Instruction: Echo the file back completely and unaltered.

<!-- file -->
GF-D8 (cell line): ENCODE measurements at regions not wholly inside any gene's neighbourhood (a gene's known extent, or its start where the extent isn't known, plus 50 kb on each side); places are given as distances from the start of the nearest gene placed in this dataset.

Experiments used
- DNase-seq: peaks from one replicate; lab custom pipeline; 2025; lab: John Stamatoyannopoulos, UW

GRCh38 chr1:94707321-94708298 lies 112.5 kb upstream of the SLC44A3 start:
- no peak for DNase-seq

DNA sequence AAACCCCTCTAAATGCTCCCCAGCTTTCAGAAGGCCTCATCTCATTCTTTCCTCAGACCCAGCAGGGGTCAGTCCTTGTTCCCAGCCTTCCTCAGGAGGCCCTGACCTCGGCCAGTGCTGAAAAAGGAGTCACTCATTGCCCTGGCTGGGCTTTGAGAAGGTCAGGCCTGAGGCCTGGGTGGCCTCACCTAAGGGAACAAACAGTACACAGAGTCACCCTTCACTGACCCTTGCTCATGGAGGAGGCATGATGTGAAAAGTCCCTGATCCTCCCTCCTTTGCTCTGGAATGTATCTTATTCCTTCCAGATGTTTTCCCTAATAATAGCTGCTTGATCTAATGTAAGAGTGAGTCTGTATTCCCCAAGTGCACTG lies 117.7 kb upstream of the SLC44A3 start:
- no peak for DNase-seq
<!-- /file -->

GF-D8 (cell line): ENCODE measurements at regions not wholly inside any gene's neighbourhood (a gene's known extent, or its start where the extent isn't known, plus 50 kb on each side); places are given as distances from the start of the nearest gene placed in this dataset.

Experiments used
- DNase-seq: peaks from one replicate; lab custom pipeline; 2025; lab: John Stamatoyannopoulos, UW

GRCh38 chr1:94707321-94708298 lies 112.5 kb upstream of the SLC44A3 start:
- no peak for DNase-seq

DNA sequence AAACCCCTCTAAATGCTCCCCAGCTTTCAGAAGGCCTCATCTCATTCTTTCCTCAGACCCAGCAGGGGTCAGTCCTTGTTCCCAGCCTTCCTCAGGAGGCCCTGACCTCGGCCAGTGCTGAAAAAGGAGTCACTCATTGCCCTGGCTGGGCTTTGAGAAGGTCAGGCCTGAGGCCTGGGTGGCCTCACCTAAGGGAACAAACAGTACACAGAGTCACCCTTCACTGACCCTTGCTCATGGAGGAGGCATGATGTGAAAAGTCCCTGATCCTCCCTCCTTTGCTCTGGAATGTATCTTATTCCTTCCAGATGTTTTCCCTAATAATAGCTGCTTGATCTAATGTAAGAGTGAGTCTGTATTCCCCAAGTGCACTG lies 117.7 kb upstream of the SLC44A3 start:
- no peak for DNase-seq